That does not change the fact that this is a need, however. As soon as teams figured out Clay was a weapon, they simply rotated coverage to take him out of the game plan last year. The New England Patriots went so far as to put Aqib Talib on Clay, effectively shutting down the tight end. Adding a second, seam-threatening option from the tight end position could be exactly what quarterback Ryan Tannehill needs. Sims and Egnew could become that player, but aggressively grabbing one of the top flight tight ends, like Eric Ebron, Jace Amaro, or Austin Seferian-Jenkins, could be on Miami's radar.
Miami allowed Chris Clemons to leave via free agency this year, replacing him with Louis Delmas from the Detroit Lions. A big-hitter with an attitude, Delmas gives Miami an imposing duo with Reshad Jones next to him, while the team has depth with everything-secondary Jimmy Wilson and last year's Patriots game hero Michael Thomas. Delmas, however, only signed a one-year contract and the Dolphins need to find a long-term solution. Grabbing a safety on the second- or third-day of the Draft would give the team a developmental option to sit behind Jones and Delmas this year, before potentially moving him into the starting lineup in 2015. The team could even consider a first-round pick, like Calvin Pryor from Louisville, if all of the first-round targets for the above needs are selected prior to Miami's choice.
5. Running Back
Similar to safety, this is a need looking forward to 2015, rather than needing an answer today, meaning this is a later round pick for the team. The Dolphins will likely start free agent signing Knowshon Moreno this year, with Lamar Miller as the second option. As of now, Daniel Thomas will fill the third spot, while Marcus Thigpen, Cameron Marshall, and Mike Gillislee fill in somewhere behind them.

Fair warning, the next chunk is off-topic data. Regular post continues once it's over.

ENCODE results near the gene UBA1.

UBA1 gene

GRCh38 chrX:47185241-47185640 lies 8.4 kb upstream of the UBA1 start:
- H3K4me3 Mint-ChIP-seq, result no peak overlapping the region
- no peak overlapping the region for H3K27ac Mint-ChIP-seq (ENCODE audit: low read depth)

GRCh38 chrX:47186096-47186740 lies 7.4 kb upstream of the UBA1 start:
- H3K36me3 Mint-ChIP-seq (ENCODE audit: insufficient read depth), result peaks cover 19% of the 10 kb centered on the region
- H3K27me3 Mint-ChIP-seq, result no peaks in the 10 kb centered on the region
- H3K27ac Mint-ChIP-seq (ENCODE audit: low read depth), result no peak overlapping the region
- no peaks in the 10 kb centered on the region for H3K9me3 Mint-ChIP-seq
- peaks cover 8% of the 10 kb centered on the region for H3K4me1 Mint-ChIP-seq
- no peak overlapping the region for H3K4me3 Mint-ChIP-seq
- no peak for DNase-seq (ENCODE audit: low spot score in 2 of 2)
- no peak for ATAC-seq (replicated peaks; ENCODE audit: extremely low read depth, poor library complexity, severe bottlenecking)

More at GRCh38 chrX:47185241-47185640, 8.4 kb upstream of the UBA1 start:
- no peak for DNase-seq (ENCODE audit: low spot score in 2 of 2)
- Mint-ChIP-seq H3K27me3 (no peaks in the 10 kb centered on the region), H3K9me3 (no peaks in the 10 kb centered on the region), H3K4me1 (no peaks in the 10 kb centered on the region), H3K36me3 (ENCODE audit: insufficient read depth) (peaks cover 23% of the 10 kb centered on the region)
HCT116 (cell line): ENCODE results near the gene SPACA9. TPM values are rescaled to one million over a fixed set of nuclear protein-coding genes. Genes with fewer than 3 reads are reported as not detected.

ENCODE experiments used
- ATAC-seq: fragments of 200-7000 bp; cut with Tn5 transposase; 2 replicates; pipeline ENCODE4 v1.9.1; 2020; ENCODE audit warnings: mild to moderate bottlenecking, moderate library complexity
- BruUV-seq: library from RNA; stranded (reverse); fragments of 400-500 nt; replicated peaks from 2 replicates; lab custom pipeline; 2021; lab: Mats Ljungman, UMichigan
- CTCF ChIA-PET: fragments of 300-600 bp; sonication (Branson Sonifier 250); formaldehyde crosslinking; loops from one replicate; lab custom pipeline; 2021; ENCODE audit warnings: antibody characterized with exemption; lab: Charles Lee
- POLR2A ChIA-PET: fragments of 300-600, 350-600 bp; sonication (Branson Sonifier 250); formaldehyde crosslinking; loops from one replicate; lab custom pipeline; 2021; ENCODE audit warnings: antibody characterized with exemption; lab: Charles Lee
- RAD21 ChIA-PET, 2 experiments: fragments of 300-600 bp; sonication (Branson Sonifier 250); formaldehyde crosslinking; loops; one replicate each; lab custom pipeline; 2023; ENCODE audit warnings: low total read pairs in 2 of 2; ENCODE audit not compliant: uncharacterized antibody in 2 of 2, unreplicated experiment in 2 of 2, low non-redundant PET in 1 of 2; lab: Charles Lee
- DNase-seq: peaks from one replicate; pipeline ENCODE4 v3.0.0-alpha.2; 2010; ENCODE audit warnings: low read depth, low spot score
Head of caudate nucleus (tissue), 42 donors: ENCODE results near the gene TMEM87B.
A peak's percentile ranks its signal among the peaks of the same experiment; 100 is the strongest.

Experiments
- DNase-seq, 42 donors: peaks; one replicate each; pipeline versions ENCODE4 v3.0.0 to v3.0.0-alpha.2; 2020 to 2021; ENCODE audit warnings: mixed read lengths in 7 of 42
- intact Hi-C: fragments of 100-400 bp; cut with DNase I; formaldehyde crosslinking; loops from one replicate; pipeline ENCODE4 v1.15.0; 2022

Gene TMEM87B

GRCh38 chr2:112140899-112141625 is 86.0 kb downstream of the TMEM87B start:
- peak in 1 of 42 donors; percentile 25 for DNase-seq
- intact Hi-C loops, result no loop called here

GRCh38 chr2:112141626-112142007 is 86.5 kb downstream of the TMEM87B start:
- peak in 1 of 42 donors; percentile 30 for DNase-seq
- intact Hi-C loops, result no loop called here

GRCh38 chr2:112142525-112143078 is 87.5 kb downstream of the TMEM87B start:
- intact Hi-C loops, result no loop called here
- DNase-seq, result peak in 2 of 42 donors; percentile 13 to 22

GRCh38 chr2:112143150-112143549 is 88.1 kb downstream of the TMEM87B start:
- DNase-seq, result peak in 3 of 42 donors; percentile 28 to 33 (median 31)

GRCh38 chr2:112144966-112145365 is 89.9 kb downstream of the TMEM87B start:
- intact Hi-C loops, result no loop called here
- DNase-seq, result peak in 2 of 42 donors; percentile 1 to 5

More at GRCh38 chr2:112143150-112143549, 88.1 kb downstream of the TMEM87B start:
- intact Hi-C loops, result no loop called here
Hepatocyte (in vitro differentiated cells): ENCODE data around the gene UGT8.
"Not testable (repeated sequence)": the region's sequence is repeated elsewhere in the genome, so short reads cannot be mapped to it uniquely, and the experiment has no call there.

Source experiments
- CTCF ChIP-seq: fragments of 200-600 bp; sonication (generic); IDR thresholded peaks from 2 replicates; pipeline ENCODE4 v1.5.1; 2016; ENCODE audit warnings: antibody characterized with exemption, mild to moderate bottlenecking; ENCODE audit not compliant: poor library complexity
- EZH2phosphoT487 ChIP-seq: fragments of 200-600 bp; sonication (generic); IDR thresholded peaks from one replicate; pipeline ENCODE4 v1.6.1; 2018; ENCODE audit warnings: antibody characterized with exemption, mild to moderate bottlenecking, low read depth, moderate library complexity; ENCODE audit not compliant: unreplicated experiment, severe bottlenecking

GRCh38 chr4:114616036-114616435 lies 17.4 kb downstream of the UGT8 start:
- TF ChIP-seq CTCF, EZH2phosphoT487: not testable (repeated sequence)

Just like Delmas, however, the Dolphins only signed Moreno for one year. Add in the disappointment that has been much of Thomas' career (between injuries and low production), and Miami should be in the market for a running back. It may not be a "need" in terms of have-to-have this year, but it should be a need on the board for consideration during the second half of the Draft.
Other areas of consideration:
Cornerback - The team seems ready to let Jamar Taylor and Will Davis, both products of the 2013 Draft, play bigegr roles this year. The two of them will battle, along with Cortland Finnegan, for the starting cornerback slot opposite Brent Grimes. A rotation of Taylor on the boundary and Finnegan and Davis in the slot could make sense for the team, and allow both the younger players to see the field more than their injury filled rookie campaigns allowed. Drafting another cornerback to fill out the depth of the position must be an option for Miami.
Wide Receiver - Adding another option to the passing game - assuming the team can keep Tannehill upright this year - should always be a consideration. There have been lots of rumors about the Dolphins wanting to dump Mike Wallace this year, but, given the explosiveness he brings - and the money he is owed - that's not going to happen. Adding a compliment to the Wallace, Brian Hartline, Brandon Gibson trio - or even someone to compete with Gibson - would be a smart play by Miami, and give them an option if they do decide in the future that Wallace is too expensive.
Defensive Tackle - The Dolphins are set this year with Starks, Jared Odrick, and the newly signed Earl Mitchell, as the three man rotation for the two defensive tackle positions. The future, however, could have Miami considering a defensive tackle, as Odrick is scheduled to be a free agent after this season, and Starks' re-signed this year for two seasons, meaning he's back on the free agent market in 2016. Grabbing a developmental defensive tackle here would give the club some time to prepare him for the starting role if Odrick or Starks do not return.
Quarterback - Absolutely a luxury pick at this point, with Matt Moore, Pat Devlin, and Jordan Rodgers all on the roster behind Tannehill, but I believe in always drafting a quarterback. Maybe this isn't the year to do it, given that Moore is on the roster for one more year before the backup position opens up, but adding someone in the late rounds - like Clemson's Tahj Boyd, Georgia's Aaron Murray, or Virginia Tech's Logan Thomas - could give the Dolphins some time to develop the rookie before needing to use him as an insurance policy for Tannehill.